Plant growth-promoting bacteria enhance plant salinity tolerance

Plant growth-promoting bacteria enhance plant salinity tolerance
Healthy rice plants, and B- salt-affected rice plants. Credit: IRRI, Philippines

Soil salinity is one of the key abiotic stress factors affecting agricultural productivity worldwide. Every day, nearly 2000 hectares of fertile agricultural land degrades due to salinity. There are only limited agricultural options to cope with increasing salinification of soils, especially in the case of salt-sensitive staple crops such as rice and wheat, productivity of which is seriously curbed due to salinity in many regions. Among the possible options, plant growth-promoting bacteria (PGPB) have a high potential to improve crop plant productivity under salinity, but the progress in application of PGPB has been slow due to lack of a non-invasive methodology for testing the efficiency of different bacteria in increasing plant salt resistance. The present collaborative study by scientists of Chungbuk National University, South Korea and the Estonian University of Life Sciences looked at foliage volatile emission and photosynthetic traits as potential non-invasive markers to estimate improvements in salinity resistance upon inoculation of rice plants with plant growth-promoting rhizosphere bacterium (PGPR) Brevibacterium linens RS16.

This work was mainly focused on controlling the (VOC) emission of , which is a part of plant defense, but it has a large impact on the environment and climate change. Enhanced salinity induces oxidative in plants, ultimately leading to a significant reduction in photosynthesis."Salt stress is observed to have a strong effect on photosynthetic traits and volatile emissions, thus screening photosynthetic characteristics and volatile emissions as non-invasive tools under salinity. This can provide illuminative insight into the severity of stress as well as induction of various primary and secondary metabolic pathways through progression of stress," said Professor √úlo Niinemets of Estonian University of Life Science.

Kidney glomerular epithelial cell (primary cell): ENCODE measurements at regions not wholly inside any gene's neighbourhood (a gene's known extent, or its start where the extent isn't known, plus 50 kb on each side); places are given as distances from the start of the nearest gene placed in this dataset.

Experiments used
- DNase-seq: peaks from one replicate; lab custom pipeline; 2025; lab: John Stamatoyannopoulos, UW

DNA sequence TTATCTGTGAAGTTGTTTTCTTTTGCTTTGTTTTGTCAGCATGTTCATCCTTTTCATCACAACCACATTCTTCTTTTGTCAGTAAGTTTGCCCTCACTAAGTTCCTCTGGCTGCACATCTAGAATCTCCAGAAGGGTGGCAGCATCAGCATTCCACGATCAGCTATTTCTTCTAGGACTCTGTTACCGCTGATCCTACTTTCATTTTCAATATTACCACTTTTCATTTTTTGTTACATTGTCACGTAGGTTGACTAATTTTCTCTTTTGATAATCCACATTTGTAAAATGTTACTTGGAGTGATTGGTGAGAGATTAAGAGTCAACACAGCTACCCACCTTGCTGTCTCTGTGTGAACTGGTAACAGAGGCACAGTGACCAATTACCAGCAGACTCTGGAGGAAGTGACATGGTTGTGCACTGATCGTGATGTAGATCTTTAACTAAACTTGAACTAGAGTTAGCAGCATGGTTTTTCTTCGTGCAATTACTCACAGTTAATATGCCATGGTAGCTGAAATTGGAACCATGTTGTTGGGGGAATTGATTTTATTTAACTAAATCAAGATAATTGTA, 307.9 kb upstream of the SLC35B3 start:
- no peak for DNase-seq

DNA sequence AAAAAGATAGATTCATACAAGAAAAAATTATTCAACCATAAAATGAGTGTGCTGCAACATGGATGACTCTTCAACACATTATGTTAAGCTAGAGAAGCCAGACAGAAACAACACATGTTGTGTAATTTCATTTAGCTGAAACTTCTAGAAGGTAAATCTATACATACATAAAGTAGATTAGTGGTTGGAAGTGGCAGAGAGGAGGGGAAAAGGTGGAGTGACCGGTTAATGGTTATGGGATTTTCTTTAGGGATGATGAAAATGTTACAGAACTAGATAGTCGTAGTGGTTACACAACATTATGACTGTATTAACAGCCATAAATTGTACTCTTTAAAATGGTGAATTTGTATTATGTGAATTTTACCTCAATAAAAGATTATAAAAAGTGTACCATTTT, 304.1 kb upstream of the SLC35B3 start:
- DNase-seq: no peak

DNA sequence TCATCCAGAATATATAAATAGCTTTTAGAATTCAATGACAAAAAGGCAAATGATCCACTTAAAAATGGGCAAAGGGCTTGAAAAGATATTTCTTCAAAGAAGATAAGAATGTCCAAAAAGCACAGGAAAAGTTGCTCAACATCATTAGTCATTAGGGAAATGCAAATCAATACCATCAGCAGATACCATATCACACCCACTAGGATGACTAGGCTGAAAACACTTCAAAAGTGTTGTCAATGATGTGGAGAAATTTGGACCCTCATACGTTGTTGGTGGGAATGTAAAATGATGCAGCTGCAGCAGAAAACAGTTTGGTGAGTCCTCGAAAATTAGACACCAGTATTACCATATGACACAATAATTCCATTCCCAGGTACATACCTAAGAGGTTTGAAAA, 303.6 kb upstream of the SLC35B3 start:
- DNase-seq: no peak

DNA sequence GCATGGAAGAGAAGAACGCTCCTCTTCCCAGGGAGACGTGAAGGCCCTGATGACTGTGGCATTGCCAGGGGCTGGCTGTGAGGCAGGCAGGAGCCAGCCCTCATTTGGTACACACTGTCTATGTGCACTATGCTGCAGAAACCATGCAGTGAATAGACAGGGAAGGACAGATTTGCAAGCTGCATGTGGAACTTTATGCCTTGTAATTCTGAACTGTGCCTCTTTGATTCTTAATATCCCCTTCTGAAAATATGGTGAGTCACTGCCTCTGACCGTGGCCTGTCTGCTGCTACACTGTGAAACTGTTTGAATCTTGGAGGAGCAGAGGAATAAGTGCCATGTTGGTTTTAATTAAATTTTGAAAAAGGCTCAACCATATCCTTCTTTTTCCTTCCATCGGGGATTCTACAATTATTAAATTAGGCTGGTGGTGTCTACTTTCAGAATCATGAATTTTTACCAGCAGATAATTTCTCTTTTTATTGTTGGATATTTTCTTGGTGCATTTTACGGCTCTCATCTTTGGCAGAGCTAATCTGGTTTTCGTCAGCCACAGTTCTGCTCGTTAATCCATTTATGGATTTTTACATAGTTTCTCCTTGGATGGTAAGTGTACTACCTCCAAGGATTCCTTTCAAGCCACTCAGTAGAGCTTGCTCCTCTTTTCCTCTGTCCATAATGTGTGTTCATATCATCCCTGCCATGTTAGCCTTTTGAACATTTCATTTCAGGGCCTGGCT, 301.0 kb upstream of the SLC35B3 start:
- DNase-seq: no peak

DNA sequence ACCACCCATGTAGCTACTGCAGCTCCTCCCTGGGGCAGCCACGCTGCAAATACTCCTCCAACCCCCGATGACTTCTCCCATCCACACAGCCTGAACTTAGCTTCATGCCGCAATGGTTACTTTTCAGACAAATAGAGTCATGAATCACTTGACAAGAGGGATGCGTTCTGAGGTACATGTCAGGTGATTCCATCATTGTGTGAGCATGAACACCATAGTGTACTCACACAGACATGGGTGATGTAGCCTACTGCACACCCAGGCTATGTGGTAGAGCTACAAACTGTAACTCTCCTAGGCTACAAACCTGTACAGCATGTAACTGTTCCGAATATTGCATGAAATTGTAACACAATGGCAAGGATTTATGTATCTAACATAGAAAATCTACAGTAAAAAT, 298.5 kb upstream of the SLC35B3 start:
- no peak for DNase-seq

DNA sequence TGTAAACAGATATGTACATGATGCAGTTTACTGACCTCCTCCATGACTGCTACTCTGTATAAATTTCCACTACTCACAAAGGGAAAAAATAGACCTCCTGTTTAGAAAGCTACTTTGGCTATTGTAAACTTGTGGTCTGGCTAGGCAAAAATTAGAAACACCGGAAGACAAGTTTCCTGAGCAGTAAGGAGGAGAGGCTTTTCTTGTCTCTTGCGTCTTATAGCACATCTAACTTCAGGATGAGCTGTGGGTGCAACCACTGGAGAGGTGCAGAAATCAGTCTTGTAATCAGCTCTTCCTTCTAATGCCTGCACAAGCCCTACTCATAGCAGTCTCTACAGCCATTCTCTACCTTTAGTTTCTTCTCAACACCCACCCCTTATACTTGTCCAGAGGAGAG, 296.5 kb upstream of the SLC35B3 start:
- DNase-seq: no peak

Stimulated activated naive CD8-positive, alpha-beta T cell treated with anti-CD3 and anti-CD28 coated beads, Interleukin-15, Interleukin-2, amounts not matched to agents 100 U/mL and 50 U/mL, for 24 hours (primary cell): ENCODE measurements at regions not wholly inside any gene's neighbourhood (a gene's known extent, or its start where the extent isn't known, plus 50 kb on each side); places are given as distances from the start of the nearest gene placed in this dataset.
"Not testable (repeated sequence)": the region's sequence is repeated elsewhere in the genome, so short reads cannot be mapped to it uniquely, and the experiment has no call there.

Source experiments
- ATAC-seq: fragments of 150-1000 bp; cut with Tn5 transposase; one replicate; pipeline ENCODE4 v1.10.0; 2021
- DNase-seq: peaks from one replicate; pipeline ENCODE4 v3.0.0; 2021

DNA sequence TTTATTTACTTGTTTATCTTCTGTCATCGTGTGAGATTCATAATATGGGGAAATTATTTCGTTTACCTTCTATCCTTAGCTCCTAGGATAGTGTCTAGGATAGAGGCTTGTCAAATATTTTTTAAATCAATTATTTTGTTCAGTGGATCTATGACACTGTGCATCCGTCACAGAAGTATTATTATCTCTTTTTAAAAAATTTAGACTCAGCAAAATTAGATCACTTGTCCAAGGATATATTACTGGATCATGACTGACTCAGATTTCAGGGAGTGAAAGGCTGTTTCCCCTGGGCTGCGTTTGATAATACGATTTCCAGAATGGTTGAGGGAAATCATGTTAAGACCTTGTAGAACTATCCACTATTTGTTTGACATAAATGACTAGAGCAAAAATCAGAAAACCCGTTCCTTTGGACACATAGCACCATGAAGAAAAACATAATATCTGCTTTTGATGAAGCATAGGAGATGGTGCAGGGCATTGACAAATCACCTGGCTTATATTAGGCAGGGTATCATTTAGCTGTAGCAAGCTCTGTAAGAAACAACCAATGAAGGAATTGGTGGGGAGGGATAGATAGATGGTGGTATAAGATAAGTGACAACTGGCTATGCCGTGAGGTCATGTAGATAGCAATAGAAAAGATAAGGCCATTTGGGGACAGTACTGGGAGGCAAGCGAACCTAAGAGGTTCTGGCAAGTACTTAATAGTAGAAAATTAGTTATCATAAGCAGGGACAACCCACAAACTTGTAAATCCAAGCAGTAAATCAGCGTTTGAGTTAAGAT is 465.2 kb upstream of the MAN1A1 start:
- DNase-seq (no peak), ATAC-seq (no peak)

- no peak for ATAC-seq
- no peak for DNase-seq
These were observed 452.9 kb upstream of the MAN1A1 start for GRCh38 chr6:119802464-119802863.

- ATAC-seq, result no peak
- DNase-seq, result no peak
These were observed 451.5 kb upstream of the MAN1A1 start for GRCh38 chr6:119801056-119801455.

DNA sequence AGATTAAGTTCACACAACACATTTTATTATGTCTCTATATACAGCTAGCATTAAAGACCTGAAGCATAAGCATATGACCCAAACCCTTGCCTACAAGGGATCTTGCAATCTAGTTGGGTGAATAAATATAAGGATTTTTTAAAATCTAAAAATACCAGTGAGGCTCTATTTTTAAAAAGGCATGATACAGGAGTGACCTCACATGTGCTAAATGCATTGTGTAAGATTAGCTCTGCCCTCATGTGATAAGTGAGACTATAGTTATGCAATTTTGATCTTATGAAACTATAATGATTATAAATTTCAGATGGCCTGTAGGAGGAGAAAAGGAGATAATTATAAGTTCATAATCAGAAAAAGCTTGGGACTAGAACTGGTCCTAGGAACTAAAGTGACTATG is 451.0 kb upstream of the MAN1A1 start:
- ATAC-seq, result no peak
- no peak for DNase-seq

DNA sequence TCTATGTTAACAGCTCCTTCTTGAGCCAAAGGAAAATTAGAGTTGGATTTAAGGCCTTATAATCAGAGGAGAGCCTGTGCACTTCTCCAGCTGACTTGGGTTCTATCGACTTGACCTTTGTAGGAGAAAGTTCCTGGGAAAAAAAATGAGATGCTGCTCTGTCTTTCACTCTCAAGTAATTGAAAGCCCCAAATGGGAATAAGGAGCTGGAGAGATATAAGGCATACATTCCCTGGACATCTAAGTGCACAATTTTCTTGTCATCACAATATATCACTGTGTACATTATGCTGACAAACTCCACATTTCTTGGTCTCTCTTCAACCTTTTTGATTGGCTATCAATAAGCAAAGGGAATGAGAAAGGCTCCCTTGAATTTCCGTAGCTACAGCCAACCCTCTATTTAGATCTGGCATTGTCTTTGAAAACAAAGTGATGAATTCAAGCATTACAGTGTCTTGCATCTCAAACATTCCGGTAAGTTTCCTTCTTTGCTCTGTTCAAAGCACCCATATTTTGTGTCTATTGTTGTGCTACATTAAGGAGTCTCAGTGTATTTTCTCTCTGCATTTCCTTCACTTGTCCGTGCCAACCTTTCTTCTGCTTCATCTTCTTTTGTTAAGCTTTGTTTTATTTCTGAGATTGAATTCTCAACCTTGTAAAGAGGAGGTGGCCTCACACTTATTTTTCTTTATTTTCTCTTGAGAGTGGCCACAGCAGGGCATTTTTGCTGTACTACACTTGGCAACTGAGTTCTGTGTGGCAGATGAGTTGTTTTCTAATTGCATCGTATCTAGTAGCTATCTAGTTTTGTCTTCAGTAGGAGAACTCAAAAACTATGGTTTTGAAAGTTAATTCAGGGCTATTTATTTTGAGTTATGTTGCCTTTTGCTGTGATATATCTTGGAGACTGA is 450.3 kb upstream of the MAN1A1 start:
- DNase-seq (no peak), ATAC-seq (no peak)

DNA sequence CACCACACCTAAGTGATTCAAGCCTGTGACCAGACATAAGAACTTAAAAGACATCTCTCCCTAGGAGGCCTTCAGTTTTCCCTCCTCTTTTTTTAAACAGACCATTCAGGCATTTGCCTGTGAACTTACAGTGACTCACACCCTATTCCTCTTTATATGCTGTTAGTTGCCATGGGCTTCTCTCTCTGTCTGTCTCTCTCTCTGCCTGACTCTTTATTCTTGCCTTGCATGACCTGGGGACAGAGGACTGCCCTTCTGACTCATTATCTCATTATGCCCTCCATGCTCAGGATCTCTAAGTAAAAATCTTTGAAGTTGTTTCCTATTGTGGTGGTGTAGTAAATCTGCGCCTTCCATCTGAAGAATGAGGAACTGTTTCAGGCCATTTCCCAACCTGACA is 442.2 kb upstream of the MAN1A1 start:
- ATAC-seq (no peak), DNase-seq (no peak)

In the present study, the researchers used IR29 (salt-sensitive) and FL478 (moderately salt resistant) rice cultivars to assess foliage carbon assimilation and stress volatile emission rates in response to inoculation by the halotolerant PGPB B. linens RS16 followed by the application of salt in soil. Inoculation of rice plants with B. linens RS16 alleviated the severity of salt stress, characterized by enhanced foliage photosynthetic traits and decreased stress volatile emissions. Greater changes were detected for salt-sensitive cultivar IR29 than for moderately salt-resistant genotype FL478. Results showed that salt stress negatively affected foliage photosynthetic characteristics in both rice cultivars. Moreover, enhanced the emission rates of foliage stress volatiles. However, B. linens RS16 inoculation significantly improved photosynthetic characteristics and reduced the volatile emission in salt stressed rice cultivars, compared to control plants.

More information: Poulami Chatterjee et al, Inoculation of Brevibacterium linens RS16 in Oryza sativa genotypes enhanced salinity resistance: Impacts on photosynthetic traits and foliar volatile emissions, Science of The Total Environment (2018). DOI: 10.1016/j.scitotenv.2018.07.187

Journal information: Science of the Total Environment

Provided by Estonian Research Council

Citation: Plant growth-promoting bacteria enhance plant salinity tolerance (2018, September 20) retrieved 28 May 2023 from
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